Up ahead, a merchant with his wife wanders into a perfume shop. The man’s carrying several packages, clearly having shopped at several places already. You envy their soft clothing and good shoes but then it occurs to you, they might pay to have their parcel’s delivered to their home.
Just as you’re about to head their way, you step back quickly to avoid a running horse. The terrified animal spins as it hits a cart and heads down a side road. Behind it runs a man, yelling at the creature to stop. The horse lacks a rider although it has a saddle.
A. Approach the Merchant?
B. Help the Man?
Shoes Option B: Help the Man
The man chasing the horse clamors around the corner and disappears from sight before you have any chance to react. You hear the rattle and cries of surprise as the horse continues to tear through the streets but the sound quickly grows fainter.
Judging from the direction, it doesn’t seem the horse is veering that far from the main road. It’s just following side streets toward the south side of Triban.
You take off down the main thoroughfare, dodging around people and carts as you go. Your unshod feet slap against the hard packed dirt but it isn’t painful since you’ve built up quite the calluses over the summer.
A wider side street opens to your left and you take it just as the horse flies past the far intersection.
You keep your head up so you can see the man pass too but by the time you reach the intersection, he hasn’t shown up. Instead of gaining ground, he’s loosing it.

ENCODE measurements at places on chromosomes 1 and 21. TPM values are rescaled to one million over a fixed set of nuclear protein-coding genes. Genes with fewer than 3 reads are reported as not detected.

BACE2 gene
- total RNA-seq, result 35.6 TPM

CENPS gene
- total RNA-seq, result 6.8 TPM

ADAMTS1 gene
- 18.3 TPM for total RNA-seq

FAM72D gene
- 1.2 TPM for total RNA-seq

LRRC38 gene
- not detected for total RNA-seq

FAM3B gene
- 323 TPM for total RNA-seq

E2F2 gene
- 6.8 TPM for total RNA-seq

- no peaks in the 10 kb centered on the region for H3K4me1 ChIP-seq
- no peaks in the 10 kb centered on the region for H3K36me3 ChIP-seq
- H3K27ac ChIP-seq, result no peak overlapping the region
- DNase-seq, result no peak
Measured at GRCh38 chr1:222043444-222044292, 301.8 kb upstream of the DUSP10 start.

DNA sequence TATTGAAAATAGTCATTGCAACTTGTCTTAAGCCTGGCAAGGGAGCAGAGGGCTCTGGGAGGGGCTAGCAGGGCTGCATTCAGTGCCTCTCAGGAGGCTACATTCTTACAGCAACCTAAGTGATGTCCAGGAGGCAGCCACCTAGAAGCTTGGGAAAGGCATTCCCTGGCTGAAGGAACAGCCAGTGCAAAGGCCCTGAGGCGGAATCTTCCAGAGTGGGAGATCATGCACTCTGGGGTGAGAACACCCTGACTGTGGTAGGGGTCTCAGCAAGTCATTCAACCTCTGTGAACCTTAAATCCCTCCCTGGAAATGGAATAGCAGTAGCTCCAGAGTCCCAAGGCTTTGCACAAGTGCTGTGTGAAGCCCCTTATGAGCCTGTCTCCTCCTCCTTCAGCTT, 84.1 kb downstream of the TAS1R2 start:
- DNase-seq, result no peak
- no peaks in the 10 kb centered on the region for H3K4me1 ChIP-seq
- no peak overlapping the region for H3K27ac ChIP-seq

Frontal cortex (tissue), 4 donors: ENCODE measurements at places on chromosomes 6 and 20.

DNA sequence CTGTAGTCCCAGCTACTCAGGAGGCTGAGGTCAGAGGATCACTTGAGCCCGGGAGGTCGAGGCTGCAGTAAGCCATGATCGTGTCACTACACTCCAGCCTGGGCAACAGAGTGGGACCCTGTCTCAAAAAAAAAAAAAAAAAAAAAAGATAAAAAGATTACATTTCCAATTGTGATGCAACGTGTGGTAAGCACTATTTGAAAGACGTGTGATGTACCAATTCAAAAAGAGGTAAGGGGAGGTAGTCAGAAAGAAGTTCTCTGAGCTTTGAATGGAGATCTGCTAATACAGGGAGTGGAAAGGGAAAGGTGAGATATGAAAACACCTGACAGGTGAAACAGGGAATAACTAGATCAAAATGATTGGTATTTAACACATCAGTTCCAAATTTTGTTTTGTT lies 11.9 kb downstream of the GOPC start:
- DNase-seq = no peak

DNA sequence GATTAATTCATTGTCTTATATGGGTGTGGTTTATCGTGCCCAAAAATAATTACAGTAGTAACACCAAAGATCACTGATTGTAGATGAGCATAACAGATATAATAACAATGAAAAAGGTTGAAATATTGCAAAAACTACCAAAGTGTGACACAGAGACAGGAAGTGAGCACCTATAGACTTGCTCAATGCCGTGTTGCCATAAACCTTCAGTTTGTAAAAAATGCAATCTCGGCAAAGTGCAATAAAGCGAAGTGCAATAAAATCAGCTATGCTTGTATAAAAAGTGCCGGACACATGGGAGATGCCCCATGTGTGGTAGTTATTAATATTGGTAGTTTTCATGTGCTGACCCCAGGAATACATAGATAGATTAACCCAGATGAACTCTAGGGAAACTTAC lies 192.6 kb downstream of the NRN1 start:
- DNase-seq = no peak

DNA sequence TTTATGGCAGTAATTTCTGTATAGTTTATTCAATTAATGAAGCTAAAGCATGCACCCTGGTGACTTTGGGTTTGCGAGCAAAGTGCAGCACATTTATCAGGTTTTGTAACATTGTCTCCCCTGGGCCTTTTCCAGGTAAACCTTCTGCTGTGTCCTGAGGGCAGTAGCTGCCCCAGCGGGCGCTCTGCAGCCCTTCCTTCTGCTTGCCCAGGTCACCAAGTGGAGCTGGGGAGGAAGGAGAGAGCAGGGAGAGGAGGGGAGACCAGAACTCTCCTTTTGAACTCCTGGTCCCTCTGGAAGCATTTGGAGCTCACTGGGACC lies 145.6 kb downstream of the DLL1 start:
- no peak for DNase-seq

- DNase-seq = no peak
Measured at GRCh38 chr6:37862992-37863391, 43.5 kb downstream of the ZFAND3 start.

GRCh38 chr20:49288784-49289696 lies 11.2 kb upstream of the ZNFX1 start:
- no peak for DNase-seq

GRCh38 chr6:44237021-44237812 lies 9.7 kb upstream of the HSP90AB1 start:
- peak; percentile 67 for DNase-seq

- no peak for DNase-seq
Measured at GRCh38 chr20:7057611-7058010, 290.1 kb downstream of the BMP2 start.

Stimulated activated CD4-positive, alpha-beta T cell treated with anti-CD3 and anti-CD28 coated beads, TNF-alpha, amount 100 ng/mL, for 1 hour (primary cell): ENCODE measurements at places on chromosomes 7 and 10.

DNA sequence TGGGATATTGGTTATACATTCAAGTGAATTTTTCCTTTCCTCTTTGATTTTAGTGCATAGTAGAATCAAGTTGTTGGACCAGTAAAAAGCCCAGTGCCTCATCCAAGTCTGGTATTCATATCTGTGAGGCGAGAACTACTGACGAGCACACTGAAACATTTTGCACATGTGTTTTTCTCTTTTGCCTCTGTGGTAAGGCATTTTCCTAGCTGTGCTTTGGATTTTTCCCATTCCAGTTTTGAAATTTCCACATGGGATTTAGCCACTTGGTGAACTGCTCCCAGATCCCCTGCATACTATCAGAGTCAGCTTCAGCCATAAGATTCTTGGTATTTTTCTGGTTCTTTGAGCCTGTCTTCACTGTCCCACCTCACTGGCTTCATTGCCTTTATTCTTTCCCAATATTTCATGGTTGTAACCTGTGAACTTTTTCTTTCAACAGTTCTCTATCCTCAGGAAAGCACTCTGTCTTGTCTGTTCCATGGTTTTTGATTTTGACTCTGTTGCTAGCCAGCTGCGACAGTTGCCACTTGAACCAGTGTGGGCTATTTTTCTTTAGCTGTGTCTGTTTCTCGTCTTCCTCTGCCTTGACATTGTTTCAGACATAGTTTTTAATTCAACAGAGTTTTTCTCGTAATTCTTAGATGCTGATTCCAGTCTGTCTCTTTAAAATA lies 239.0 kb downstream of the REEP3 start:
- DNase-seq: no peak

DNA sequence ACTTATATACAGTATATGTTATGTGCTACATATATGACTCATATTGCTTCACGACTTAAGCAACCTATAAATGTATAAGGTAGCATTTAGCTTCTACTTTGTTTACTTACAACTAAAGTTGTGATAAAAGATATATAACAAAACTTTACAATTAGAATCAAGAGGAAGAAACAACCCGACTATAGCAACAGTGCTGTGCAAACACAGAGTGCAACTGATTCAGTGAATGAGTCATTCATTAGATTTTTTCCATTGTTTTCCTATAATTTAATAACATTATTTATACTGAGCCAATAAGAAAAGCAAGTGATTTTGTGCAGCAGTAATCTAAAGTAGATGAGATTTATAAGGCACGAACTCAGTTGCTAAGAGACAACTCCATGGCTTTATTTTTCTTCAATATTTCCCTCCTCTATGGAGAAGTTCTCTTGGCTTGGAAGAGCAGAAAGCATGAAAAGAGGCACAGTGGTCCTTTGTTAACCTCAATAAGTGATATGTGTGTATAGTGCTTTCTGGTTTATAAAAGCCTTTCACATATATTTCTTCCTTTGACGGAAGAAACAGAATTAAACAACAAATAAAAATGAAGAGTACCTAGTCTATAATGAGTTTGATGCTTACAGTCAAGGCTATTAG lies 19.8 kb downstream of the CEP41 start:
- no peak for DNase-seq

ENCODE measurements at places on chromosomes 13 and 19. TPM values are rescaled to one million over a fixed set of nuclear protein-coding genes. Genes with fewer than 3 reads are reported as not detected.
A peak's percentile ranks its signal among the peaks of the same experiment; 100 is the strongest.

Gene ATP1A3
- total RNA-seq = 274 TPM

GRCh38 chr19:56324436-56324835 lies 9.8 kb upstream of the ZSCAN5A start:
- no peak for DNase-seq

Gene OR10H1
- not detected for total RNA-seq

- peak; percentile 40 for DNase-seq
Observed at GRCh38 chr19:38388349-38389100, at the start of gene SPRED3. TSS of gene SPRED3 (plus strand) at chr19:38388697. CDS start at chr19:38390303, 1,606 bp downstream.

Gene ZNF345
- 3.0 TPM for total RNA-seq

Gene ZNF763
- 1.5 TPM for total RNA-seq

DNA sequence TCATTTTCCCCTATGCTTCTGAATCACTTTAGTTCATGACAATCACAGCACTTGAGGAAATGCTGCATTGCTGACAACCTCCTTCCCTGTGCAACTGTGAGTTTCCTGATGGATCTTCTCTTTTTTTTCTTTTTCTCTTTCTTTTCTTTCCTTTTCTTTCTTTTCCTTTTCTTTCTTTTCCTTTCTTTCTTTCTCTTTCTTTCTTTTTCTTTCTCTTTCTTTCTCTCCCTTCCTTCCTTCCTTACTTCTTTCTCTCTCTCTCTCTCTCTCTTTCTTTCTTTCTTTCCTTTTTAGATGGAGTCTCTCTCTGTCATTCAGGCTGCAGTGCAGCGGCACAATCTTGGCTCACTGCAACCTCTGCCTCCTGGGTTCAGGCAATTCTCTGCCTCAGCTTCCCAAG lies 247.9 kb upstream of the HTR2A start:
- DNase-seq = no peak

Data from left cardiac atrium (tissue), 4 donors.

Perhaps it’s your months of travel, but you don’t feel winded yet so you keep your pace as you run after the horse. Up ahead, the animal rears, stuck in an open area with a fountain. The area quickly clears of people as they move to avoid the flying hooves.
You think about pulling your belt off to use as a halter but then see the reins hanging free below the horse’s neck.
The hard part will be grabbing them without getting kicked.
Without a place to go, the horse stamps the ground and snorts. He swings toward you as he catches your motion when you move through the crowd and into the clearing.
You creep forward. “Here, boy,” you say softly. “It’s okay.”
He snorts and his front hooves leave the ground in a slight hop but not a full buck.
“It’s okay,” you say again. Now only a few feet away, you take another step and reach for the reins. Relief fills you as you close your fingers around the leather.
The horse doesn’t fight the gentle pull you give and you’re able to bring him a step closer to you. You stroke his neck.
Your fingers run across a spot close to his shoulder and the horse flinches. You apologize out of habit and return your hand to his neck.
“Hey now!” the man you saw chasing the horse puffs his way past the crowd. They’ve thinned since you were able to take control of the animal and only a few people watch as the man stalks toward you.
“What are you doing?” he demands.
Since your hand still rests against the horse’s neck, you feel him flinch at the voice. Without an answer, the man grabs the reins and pulls the horse away. You watch him shove through the crowd with the animal now plodding behind him.